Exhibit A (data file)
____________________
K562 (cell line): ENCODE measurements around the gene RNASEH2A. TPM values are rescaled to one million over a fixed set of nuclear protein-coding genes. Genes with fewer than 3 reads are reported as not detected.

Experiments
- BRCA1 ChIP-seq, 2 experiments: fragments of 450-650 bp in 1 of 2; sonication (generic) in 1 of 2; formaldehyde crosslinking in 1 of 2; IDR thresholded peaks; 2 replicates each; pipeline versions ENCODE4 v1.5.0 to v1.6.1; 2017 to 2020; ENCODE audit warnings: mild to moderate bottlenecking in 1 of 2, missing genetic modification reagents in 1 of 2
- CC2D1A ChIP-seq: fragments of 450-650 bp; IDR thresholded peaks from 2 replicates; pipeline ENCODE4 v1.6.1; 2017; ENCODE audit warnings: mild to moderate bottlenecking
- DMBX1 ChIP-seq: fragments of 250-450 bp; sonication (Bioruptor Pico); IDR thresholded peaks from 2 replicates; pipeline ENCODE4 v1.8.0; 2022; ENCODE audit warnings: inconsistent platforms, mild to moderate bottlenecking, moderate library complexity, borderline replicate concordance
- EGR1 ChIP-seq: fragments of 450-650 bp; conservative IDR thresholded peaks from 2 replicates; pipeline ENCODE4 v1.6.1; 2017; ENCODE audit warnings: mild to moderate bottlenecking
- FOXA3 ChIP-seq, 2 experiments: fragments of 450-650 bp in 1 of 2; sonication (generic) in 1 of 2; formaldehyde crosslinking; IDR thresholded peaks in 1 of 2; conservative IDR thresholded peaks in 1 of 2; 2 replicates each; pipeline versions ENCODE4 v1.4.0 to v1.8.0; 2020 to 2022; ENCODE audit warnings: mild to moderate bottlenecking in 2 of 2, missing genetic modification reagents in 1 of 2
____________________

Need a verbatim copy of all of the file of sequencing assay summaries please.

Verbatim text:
K562 (cell line): ENCODE measurements around the gene RNASEH2A. TPM values are rescaled to one million over a fixed set of nuclear protein-coding genes. Genes with fewer than 3 reads are reported as not detected.

Experiments
- BRCA1 ChIP-seq, 2 experiments: fragments of 450-650 bp in 1 of 2; sonication (generic) in 1 of 2; formaldehyde crosslinking in 1 of 2; IDR thresholded peaks; 2 replicates each; pipeline versions ENCODE4 v1.5.0 to v1.6.1; 2017 to 2020; ENCODE audit warnings: mild to moderate bottlenecking in 1 of 2, missing genetic modification reagents in 1 of 2
- CC2D1A ChIP-seq: fragments of 450-650 bp; IDR thresholded peaks from 2 replicates; pipeline ENCODE4 v1.6.1; 2017; ENCODE audit warnings: mild to moderate bottlenecking
- DMBX1 ChIP-seq: fragments of 250-450 bp; sonication (Bioruptor Pico); IDR thresholded peaks from 2 replicates; pipeline ENCODE4 v1.8.0; 2022; ENCODE audit warnings: inconsistent platforms, mild to moderate bottlenecking, moderate library complexity, borderline replicate concordance
- EGR1 ChIP-seq: fragments of 450-650 bp; conservative IDR thresholded peaks from 2 replicates; pipeline ENCODE4 v1.6.1; 2017; ENCODE audit warnings: mild to moderate bottlenecking
- FOXA3 ChIP-seq, 2 experiments: fragments of 450-650 bp in 1 of 2; sonication (generic) in 1 of 2; formaldehyde crosslinking; IDR thresholded peaks in 1 of 2; conservative IDR thresholded peaks in 1 of 2; 2 replicates each; pipeline versions ENCODE4 v1.4.0 to v1.8.0; 2020 to 2022; ENCODE audit warnings: mild to moderate bottlenecking in 2 of 2, missing genetic modification reagents in 1 of 2